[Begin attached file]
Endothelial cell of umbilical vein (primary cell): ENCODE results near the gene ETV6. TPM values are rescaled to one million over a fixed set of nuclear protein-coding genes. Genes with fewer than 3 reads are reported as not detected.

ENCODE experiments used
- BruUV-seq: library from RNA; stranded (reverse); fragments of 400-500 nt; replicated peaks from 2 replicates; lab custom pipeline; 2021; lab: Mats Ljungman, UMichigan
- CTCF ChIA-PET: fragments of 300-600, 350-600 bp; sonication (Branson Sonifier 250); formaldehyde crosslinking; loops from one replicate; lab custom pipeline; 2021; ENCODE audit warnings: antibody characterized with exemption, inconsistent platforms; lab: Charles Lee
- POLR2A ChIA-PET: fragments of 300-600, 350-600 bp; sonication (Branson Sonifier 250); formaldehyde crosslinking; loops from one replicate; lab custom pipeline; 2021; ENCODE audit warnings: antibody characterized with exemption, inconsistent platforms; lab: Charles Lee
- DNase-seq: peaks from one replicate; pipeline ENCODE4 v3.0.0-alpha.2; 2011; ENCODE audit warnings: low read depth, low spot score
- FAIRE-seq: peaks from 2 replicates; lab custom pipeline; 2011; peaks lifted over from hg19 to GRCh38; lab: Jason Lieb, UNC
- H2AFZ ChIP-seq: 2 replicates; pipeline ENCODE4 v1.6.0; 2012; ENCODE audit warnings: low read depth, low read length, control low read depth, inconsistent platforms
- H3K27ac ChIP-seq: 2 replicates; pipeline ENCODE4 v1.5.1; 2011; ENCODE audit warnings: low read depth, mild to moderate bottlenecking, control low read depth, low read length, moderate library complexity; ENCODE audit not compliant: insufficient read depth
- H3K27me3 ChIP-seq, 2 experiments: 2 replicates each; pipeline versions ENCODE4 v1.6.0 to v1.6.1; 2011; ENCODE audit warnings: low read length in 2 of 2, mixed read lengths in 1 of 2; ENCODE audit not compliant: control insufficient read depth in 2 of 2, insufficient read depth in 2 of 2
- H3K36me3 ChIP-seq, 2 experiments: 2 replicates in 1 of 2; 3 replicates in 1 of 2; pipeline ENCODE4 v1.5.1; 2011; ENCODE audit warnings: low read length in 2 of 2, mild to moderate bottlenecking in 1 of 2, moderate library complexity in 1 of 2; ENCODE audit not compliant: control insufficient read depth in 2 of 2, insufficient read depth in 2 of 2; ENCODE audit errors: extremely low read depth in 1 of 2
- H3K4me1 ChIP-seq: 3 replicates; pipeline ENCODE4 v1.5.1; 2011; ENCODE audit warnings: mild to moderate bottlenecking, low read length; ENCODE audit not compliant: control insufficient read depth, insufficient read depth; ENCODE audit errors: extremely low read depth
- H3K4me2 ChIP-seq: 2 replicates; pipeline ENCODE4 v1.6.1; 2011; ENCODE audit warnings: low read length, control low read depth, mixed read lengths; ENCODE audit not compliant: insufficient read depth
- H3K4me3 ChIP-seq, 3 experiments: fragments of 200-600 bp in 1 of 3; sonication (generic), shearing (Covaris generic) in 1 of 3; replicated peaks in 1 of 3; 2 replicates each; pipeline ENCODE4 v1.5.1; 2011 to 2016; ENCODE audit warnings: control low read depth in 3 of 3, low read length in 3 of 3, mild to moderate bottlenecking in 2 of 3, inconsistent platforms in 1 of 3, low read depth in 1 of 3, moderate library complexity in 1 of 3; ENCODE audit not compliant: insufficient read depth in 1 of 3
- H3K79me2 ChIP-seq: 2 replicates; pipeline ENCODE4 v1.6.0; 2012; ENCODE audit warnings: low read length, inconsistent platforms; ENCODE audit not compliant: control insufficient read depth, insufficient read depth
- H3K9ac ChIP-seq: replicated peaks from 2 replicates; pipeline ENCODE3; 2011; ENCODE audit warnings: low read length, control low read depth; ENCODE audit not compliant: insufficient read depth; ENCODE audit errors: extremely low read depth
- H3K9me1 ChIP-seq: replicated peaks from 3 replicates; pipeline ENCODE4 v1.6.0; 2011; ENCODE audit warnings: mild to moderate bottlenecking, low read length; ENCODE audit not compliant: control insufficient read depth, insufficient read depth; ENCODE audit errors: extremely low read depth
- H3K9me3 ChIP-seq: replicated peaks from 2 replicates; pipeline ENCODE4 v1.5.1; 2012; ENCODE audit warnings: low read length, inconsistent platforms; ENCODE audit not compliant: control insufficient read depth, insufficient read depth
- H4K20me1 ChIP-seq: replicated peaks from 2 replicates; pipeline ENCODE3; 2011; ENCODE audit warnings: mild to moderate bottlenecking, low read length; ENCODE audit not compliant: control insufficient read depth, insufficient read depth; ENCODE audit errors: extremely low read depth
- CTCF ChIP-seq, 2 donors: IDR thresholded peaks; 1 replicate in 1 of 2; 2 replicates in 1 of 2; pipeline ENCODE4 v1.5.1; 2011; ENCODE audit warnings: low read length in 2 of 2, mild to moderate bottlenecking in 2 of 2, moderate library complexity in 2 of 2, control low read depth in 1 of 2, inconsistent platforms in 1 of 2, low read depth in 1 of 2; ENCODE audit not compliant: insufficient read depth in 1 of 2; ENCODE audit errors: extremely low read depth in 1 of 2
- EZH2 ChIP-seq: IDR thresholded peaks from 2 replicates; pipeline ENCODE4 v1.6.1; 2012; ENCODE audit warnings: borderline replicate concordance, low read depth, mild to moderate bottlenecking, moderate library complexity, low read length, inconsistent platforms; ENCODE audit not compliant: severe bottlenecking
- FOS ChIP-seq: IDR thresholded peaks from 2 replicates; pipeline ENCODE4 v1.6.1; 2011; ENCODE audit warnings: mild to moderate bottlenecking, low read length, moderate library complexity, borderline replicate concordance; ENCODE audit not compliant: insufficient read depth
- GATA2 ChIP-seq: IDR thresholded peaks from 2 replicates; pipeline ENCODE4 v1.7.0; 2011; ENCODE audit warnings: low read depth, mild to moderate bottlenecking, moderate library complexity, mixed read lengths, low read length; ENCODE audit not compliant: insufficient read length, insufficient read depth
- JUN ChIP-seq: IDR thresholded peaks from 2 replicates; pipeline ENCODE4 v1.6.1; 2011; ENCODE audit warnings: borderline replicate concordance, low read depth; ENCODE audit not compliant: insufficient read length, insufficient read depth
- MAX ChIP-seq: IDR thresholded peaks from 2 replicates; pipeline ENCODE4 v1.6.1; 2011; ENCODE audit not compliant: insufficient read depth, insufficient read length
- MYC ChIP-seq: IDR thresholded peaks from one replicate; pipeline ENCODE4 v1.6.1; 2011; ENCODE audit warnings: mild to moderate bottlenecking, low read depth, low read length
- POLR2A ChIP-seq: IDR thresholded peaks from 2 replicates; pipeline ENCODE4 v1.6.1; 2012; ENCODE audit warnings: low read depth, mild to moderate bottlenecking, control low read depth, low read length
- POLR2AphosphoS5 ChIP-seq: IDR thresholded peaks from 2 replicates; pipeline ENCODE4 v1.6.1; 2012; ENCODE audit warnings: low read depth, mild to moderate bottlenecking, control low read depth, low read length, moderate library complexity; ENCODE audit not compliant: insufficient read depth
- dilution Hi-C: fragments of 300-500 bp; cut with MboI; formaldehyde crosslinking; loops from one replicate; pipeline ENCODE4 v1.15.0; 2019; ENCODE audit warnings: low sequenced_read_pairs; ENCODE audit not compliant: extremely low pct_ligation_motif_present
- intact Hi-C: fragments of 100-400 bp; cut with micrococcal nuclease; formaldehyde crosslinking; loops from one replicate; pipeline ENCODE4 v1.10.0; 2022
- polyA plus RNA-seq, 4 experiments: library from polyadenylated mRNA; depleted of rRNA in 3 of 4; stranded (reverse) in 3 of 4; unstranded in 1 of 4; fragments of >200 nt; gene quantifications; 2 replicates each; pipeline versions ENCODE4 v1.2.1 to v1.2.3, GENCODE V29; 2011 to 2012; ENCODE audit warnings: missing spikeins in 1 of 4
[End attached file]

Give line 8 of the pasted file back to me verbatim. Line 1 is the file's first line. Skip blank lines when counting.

- H2AFZ ChIP-seq: 2 replicates; pipeline ENCODE4 v1.6.0; 2012; ENCODE audit warnings: low read depth, low read length, control low read depth, inconsistent platforms